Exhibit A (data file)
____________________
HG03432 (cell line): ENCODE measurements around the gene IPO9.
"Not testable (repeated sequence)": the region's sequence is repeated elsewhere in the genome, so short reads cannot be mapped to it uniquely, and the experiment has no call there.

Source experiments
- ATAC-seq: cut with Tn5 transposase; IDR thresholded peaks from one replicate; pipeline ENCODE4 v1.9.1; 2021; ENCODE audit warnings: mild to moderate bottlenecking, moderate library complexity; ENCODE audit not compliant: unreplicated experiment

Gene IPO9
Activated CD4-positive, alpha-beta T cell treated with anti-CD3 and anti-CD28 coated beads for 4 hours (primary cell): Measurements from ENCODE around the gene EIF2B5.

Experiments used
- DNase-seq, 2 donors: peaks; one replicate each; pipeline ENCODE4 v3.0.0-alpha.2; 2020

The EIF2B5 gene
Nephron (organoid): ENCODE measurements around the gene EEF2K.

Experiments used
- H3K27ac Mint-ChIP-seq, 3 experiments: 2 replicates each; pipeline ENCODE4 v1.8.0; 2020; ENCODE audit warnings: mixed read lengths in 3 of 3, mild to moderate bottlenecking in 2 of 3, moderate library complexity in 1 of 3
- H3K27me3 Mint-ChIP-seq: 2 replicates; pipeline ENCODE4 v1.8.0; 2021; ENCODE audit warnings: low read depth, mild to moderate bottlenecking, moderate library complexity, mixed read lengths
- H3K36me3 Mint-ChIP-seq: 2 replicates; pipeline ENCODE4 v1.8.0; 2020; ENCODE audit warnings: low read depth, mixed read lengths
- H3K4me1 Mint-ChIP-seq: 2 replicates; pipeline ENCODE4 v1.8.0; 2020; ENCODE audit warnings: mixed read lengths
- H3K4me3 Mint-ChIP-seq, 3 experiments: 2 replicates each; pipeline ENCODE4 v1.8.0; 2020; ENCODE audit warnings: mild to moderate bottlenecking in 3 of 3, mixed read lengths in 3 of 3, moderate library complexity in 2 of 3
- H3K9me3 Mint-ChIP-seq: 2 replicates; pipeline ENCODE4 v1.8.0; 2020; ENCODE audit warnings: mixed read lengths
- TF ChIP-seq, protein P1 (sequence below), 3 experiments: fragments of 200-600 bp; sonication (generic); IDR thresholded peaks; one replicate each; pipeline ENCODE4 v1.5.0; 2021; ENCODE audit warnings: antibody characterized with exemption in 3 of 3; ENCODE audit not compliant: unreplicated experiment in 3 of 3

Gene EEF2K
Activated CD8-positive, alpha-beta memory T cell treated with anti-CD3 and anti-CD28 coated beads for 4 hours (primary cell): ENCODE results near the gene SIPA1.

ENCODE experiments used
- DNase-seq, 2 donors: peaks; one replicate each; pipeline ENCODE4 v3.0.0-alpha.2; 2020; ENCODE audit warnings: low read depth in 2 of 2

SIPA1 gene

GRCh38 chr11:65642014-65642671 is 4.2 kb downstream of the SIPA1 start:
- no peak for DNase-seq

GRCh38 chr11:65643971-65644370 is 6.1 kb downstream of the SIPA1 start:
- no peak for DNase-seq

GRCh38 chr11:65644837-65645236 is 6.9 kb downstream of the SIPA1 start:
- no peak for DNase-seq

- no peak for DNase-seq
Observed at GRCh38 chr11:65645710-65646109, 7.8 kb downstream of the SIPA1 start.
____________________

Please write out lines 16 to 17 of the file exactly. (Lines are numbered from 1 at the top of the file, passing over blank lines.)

- H3K4me3 Mint-ChIP-seq, 3 experiments: 2 replicates each; pipeline ENCODE4 v1.8.0; 2020; ENCODE audit warnings: mild to moderate bottlenecking in 3 of 3, mixed read lengths in 3 of 3, moderate library complexity in 2 of 3
- H3K9me3 Mint-ChIP-seq: 2 replicates; pipeline ENCODE4 v1.8.0; 2020; ENCODE audit warnings: mixed read lengths